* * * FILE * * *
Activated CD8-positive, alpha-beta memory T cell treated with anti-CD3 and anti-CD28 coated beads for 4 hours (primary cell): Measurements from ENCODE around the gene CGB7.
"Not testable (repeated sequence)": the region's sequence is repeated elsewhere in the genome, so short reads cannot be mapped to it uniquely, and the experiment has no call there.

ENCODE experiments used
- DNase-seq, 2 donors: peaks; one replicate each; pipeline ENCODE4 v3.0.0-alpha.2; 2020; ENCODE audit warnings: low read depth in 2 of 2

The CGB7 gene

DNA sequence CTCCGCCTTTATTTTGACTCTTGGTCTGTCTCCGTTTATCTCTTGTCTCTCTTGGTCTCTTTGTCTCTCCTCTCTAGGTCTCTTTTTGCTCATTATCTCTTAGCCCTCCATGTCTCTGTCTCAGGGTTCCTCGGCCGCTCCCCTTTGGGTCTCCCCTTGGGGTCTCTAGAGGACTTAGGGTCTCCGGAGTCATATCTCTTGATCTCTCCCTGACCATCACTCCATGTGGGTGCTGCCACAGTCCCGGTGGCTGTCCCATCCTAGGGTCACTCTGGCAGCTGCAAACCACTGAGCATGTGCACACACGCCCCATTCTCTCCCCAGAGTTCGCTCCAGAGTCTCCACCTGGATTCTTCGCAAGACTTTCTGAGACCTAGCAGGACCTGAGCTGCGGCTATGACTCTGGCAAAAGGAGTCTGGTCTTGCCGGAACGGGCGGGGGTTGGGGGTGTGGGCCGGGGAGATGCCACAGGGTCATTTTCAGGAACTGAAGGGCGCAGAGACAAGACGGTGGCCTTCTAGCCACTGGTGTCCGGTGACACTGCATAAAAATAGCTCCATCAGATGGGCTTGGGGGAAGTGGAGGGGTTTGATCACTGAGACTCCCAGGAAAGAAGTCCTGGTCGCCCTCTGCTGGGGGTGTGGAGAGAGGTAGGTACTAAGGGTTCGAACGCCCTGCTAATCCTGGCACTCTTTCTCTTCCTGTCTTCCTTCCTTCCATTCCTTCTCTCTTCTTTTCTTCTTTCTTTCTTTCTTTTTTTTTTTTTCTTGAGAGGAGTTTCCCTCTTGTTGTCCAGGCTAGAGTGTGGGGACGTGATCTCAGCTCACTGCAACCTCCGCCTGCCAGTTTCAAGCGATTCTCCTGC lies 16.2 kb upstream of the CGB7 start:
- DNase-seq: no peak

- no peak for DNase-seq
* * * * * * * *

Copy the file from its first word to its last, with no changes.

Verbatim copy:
Activated CD8-positive, alpha-beta memory T cell treated with anti-CD3 and anti-CD28 coated beads for 4 hours (primary cell): Measurements from ENCODE around the gene CGB7.
"Not testable (repeated sequence)": the region's sequence is repeated elsewhere in the genome, so short reads cannot be mapped to it uniquely, and the experiment has no call there.

ENCODE experiments used
- DNase-seq, 2 donors: peaks; one replicate each; pipeline ENCODE4 v3.0.0-alpha.2; 2020; ENCODE audit warnings: low read depth in 2 of 2

The CGB7 gene

DNA sequence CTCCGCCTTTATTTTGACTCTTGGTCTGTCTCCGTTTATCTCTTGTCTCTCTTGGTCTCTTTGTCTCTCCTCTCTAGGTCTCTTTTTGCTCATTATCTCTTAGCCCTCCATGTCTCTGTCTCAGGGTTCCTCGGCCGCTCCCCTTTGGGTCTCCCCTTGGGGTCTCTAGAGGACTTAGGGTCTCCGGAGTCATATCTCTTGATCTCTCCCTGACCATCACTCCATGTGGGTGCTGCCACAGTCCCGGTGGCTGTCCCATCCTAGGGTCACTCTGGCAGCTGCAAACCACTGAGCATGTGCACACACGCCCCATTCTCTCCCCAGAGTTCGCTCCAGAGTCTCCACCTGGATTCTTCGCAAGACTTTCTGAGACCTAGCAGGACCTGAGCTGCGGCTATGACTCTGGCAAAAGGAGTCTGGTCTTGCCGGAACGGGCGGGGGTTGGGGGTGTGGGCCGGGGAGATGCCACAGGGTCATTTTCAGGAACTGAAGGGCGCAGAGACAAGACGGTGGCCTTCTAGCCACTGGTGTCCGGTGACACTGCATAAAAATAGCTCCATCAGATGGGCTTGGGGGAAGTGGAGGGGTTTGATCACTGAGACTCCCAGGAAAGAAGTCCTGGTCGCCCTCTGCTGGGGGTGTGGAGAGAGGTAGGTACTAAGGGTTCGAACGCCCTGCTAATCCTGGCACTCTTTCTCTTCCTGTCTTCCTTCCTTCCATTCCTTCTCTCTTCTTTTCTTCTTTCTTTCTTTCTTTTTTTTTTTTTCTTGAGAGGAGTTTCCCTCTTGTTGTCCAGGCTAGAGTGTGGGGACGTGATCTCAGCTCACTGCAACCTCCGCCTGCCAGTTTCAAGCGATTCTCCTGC lies 16.2 kb upstream of the CGB7 start:
- DNase-seq: no peak

- no peak for DNase-seq